[XNA ]Drawing the alpha-blended leafs of a 3d tree. Video inside

ayrton2388 101 May 19, 2011 at 12:48

I need some help rendering this model right. It`s a palm tree, made of a single mesh.

I am using BlendState.AlphaBlend before drawing it, but it looks wrong. I know that transparent models should be ordered and all, but since all the leaves are on a single mesh, how can i render it correctly? Here is a short video, so you can see for yourself.


Any ideas?

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Brac 101 May 19, 2011 at 14:27

For alphablending to work you would have to sort the triangles, so that is not an option.

Use AlphaTest with a reasonable AlphaRef limit (aka only draw pixels above X alpha)

Reedbeta 167 May 19, 2011 at 17:06

You could use a modeling tool to split up the leaves into separate pieces that you can then sort (this may not fix the problem 100%). You could use alpha-test as Brac suggested (indeed this is how many, many games draw vegetation). If you’re comfortable with shaders, rendertargets and so forth, you could also explore more advanced techniques such as depth peeling or the newer stochastic transparency.

ayrton2388 101 May 19, 2011 at 18:37

Thank you for the replies.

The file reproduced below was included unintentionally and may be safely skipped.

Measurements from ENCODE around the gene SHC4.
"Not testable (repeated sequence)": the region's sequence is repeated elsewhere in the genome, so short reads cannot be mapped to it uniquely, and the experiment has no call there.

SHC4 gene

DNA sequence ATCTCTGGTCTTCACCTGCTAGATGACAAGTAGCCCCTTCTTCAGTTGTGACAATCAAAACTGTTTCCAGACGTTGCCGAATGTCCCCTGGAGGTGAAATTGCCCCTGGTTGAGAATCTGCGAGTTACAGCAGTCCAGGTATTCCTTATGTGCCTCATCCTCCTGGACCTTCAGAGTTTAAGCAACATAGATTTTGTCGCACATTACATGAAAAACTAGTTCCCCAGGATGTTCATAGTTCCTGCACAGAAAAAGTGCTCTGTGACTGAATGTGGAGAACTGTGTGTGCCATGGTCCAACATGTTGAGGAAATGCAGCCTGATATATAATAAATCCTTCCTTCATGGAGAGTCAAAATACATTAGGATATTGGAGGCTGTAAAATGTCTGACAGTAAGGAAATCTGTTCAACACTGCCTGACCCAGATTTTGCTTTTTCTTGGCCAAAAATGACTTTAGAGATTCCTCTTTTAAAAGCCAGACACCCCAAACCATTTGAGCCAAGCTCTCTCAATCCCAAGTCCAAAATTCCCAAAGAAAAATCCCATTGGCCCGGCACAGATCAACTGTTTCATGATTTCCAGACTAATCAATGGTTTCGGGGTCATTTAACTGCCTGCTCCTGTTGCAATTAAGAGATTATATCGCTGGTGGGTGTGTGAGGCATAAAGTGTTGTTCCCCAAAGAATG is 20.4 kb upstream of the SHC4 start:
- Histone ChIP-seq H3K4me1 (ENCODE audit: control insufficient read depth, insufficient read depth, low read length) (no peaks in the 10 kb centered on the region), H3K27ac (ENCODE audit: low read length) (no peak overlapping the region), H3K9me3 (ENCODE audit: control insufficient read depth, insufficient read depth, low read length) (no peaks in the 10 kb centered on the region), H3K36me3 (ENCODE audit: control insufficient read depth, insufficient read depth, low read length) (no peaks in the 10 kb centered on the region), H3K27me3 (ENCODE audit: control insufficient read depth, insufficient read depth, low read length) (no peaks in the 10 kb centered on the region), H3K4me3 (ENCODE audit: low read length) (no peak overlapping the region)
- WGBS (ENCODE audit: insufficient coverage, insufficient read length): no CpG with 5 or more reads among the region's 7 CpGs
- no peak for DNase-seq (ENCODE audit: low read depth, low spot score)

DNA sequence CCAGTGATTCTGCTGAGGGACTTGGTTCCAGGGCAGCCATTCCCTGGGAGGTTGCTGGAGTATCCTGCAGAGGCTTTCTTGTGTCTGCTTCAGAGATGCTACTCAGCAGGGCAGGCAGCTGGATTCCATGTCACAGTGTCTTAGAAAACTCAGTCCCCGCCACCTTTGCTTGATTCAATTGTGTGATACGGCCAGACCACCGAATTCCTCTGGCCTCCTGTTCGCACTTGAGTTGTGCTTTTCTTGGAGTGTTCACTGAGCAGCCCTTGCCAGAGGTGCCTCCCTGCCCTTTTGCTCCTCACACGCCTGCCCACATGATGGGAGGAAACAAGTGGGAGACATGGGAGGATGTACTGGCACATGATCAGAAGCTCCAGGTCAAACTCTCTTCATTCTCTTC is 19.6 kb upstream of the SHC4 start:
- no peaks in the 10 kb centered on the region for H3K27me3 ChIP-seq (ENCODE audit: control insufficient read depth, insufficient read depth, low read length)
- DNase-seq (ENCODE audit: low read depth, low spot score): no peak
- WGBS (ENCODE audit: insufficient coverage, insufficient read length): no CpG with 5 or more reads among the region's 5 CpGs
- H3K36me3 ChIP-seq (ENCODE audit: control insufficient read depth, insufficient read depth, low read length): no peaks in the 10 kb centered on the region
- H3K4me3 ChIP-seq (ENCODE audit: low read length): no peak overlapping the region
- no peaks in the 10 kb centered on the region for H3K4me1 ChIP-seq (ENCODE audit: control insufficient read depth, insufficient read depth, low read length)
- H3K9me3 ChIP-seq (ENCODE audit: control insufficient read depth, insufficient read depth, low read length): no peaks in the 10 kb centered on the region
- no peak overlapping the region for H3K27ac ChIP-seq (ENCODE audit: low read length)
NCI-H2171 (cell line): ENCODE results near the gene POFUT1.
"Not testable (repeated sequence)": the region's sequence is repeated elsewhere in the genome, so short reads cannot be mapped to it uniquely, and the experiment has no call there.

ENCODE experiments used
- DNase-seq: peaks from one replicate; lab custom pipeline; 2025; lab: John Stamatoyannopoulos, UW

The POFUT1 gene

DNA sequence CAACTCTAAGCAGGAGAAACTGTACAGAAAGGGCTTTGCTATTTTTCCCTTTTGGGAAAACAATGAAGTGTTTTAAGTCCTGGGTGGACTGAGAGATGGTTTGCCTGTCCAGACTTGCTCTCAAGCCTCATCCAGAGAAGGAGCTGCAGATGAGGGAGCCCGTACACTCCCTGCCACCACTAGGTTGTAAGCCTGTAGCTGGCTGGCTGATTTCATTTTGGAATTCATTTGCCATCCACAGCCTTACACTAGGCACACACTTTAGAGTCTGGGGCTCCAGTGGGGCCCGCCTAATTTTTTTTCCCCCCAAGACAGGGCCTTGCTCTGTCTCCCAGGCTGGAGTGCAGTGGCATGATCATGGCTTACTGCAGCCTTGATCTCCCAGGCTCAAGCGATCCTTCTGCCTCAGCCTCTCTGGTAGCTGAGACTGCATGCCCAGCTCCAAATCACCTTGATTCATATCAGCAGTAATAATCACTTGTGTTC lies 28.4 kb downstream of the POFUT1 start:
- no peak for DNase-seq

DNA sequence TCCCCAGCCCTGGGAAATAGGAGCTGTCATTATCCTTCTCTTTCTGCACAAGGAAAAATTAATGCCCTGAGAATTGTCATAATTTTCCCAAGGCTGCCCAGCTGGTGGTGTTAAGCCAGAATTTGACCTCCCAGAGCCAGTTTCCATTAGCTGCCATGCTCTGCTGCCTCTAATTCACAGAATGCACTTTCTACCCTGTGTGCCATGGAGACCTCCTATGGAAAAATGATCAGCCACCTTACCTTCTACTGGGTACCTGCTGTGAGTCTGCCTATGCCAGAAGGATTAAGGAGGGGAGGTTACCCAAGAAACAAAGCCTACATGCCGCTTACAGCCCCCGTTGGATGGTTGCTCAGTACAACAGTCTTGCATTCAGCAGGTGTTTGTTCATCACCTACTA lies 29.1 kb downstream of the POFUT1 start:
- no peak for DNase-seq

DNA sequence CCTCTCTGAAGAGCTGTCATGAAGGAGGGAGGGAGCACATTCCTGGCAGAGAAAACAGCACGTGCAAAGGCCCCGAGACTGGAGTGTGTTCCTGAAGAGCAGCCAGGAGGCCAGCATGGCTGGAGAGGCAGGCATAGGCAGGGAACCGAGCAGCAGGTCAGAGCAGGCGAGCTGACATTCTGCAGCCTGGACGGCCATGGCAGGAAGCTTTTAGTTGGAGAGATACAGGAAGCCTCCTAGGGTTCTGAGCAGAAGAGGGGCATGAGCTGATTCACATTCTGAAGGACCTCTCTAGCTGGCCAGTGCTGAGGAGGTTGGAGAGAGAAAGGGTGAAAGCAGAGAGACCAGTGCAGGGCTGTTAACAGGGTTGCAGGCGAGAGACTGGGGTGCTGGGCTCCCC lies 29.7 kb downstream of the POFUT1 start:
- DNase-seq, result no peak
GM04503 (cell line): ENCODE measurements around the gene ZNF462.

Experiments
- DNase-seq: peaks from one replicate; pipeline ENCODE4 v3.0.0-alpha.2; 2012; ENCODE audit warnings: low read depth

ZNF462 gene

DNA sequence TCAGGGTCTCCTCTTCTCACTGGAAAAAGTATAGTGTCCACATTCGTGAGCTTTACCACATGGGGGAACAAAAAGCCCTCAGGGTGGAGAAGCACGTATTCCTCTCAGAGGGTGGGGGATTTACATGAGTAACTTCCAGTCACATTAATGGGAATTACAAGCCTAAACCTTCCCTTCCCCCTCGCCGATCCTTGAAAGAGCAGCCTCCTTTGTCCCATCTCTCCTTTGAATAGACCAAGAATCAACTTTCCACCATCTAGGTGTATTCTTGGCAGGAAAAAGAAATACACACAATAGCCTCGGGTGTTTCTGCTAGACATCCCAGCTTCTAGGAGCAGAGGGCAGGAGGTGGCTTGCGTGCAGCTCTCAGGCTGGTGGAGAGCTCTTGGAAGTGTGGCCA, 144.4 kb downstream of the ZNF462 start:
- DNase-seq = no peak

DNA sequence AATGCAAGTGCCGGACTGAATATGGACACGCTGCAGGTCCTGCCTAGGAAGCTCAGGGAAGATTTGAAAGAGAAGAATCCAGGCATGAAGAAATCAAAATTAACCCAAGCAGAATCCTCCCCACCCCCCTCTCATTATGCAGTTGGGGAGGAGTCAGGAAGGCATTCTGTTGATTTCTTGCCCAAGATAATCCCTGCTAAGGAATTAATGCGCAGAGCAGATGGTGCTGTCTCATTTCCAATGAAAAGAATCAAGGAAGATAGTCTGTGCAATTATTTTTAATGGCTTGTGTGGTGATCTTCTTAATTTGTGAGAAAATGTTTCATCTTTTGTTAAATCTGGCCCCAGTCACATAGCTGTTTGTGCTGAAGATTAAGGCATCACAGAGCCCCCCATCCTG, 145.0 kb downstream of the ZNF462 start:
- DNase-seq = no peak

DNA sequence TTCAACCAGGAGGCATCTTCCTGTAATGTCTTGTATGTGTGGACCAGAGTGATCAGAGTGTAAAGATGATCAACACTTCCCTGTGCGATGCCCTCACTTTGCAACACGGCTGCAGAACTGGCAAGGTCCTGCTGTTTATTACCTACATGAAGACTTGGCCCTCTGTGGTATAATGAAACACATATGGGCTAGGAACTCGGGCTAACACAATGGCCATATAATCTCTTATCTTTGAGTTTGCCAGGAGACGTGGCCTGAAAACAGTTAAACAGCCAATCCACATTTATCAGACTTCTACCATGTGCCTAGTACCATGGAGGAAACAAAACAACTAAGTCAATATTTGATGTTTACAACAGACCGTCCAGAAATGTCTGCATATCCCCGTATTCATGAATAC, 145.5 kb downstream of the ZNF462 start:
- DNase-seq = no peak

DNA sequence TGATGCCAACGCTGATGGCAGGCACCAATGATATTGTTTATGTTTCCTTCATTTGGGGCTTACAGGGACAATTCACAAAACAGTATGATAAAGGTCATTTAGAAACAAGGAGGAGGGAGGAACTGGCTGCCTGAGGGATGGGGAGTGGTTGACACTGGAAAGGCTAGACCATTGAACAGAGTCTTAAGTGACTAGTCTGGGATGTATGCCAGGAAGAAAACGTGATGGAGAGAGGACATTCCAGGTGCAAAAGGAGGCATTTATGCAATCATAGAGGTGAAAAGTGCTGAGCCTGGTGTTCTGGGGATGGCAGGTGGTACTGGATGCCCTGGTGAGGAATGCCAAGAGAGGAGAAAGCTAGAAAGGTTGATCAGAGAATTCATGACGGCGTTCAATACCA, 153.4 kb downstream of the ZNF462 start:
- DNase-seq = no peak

Isn`t order independent transparency a bit expensive? Anyway, might be a bit out of my league. I did write some basic shaders, but still pretty new to them.

Someone suggested that i should use a two pass rendering technique:

* Pass 1: draw the solid part: alpha blending disabled, alpha test set to only accept the 100% opaque areas, and depth buffer enabled
* Pass 2: draw the fringes: alpha blending enabled, alpha test set to only accept pixels with alpha < 1, depth buffer enabled, depth writes disabled

Would this work in my case?
EDIT: just tried the default AlphaTestEffect. It`s way better, of course, but i still get some pixels wrong. Here`s a screen:


Again, would that two pass render help here?

Reedbeta 167 May 19, 2011 at 19:01

That will help somewhat. The sorting will definitely be correct in the opaque areas, but it will still be wrong in the translucent areas. But if the translucent areas are only a thin fringe around the edges of the leaves, it might not be very noticable.

It will also help performance (probably). The two-pass method is likely to be faster than rendering everything transparently because on the second pass, you’ll be getting early-Z-culling from the depth laid down in the first pass. YMMV though.

As for the order-independent techniques, yes they will be more expensive on the GPU. They can still be useful for cases where correctness is a must and per-object or per-poly sorting isn’t going to cut it, or is prohibitively expensive. But it’s just one more tool in the toolbox.

ayrton2388 101 May 19, 2011 at 19:12

Thank you. I really appreciate your help, guys.
Thanks a lot!

It`s not hard to write that shader, i can do it, but i cant texture these tree models right in my custom shader yet, since they have 2-3 textures, and there`s just 1 mesh. But at least i know im going in a right direction.